Foreword Review — Sept / Oct 1999
Young Addie is scared. She’s scared of everything—the big mean turkey in her family’s farmyard, the bull in the field on the way to her grandmother’s house, noises that she hears (or thinks she hears) in the bush of the prairie where she lives.
She responds intensely to these fears: giving the turkey a wide berth; taking the long way around to her grandmother’s house; hiding—all day, if necessary—from the noises, real and imagined.
But one day something scary happens. A threat appears on her grandmother’s farm, and Addie doesn’t hide. Suddenly, she’s brave and protective and fierce.
The author and the illustrator of this book are sisters, and the story is true. Addie is their mother, and she now lives in Winnipeg, Manitoba and loves to tell stories about her growing-up years.
The language in her daughter Linda’s retelling of the story is simple and strong, realistic but sensitive. It’s clear that many of Addie’s fears are unfounded, that she overreacts to them and that her constant state of terror is a problem for her. No one, however, in this girl’s world teases her or puts her down for being scared, and neither does the author’s tone.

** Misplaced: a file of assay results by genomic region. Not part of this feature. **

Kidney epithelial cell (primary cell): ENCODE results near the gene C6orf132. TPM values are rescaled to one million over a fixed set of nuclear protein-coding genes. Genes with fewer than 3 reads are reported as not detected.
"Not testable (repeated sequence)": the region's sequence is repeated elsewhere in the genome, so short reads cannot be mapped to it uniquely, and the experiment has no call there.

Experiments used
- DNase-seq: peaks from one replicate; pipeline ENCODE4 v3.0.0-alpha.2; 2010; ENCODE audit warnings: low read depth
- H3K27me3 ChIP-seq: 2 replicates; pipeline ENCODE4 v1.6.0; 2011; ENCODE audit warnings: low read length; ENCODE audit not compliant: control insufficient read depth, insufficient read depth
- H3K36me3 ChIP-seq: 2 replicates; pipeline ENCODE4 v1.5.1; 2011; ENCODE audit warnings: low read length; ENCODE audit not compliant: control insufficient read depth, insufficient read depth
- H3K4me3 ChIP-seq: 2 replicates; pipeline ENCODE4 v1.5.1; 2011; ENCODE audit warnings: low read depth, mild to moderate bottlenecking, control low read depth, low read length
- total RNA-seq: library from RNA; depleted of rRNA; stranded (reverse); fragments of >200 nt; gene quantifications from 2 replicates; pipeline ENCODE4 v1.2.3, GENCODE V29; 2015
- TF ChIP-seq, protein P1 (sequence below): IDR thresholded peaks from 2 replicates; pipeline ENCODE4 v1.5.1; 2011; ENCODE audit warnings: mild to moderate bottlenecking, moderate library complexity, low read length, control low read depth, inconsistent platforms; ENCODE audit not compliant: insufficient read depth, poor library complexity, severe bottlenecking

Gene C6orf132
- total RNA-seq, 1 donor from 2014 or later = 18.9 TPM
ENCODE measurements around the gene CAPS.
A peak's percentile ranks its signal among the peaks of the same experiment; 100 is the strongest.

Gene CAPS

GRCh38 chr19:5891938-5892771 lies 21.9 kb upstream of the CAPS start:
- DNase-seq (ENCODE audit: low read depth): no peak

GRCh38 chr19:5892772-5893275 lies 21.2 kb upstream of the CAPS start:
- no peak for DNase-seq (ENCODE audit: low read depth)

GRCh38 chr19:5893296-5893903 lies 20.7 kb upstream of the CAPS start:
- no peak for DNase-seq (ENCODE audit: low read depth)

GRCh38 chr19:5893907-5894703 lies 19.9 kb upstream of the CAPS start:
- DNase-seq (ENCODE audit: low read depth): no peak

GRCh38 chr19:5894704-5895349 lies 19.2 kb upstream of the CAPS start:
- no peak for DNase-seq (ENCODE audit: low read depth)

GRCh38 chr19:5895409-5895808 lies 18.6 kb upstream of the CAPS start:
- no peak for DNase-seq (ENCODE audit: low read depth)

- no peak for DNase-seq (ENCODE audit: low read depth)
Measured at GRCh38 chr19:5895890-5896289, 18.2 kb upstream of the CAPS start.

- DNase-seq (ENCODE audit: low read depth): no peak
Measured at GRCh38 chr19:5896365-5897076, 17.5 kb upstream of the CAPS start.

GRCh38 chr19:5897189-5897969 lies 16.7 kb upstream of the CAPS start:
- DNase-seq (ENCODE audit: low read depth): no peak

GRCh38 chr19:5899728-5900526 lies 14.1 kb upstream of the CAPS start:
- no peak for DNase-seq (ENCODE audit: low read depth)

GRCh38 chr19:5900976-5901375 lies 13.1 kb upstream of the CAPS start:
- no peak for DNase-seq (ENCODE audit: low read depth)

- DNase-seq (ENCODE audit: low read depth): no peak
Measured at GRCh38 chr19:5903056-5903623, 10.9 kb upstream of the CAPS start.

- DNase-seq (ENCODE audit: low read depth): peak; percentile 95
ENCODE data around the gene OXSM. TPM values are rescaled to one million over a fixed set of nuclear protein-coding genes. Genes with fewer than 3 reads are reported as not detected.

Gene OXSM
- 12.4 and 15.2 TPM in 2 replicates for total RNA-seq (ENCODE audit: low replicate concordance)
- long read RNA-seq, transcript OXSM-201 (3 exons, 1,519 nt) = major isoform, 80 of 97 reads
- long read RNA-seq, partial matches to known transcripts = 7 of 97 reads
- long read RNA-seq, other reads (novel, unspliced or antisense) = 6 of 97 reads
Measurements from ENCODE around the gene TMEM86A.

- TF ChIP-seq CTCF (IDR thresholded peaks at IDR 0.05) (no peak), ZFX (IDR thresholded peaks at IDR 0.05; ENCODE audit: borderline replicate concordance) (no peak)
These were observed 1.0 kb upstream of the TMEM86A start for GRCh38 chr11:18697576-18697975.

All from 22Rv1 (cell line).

The watercolor illustrations are done with the palette of earthtone colors that one sees on the northern prairie, but they are emotionally vivid. The expressions on Addie’s face glitter against the background, and illustrator/daughter Wendy’s excellent use of perspective serves to depict Addie’s fearfulness and her shining moment of courage.
The most wonderful thing about this book is that the climactic event does not cause a magical transformation in the protagonist. She’s still scared. But she learns that she can be courageous—that true courage does not mean being fearless. It means standing up to do what needs to be done in spite of fear.